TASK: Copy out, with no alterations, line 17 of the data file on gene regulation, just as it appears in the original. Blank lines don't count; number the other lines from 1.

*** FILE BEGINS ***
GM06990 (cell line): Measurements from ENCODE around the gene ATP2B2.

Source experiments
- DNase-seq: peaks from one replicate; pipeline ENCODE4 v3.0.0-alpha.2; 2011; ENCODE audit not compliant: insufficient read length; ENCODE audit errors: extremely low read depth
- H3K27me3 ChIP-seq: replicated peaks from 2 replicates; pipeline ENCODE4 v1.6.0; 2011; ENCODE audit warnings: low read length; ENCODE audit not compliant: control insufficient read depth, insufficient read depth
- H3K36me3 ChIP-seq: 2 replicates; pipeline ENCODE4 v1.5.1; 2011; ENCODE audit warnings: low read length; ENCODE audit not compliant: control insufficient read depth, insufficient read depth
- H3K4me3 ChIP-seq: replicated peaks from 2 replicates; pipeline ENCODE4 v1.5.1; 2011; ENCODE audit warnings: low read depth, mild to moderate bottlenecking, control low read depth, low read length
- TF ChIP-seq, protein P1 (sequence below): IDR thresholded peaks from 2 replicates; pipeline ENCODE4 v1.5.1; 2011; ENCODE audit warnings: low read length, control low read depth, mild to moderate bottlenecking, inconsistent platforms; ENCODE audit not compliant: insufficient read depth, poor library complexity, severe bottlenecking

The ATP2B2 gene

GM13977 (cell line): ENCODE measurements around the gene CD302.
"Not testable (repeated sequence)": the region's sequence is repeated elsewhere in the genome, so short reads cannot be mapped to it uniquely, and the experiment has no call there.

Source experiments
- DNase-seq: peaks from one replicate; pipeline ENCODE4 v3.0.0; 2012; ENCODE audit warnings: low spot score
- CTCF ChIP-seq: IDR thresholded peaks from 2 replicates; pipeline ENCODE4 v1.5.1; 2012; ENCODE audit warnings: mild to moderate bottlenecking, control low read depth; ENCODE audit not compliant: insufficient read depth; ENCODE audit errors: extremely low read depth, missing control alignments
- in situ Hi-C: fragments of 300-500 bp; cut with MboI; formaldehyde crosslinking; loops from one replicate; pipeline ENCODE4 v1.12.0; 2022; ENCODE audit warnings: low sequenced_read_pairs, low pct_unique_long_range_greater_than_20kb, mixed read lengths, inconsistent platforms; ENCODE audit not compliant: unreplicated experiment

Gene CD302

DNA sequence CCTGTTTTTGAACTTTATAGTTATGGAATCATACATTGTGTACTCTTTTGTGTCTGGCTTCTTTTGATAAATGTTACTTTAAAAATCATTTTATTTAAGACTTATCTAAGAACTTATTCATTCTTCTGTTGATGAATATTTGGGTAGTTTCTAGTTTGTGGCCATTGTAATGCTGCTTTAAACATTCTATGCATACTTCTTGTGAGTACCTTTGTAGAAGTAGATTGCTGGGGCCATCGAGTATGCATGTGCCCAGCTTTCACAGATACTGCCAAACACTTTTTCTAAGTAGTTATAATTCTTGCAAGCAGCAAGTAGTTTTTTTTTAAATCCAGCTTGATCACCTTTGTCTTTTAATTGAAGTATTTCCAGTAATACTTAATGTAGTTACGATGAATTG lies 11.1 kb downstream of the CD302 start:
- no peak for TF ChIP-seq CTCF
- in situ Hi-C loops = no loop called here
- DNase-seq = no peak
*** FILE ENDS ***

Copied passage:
- no peak for TF ChIP-seq CTCF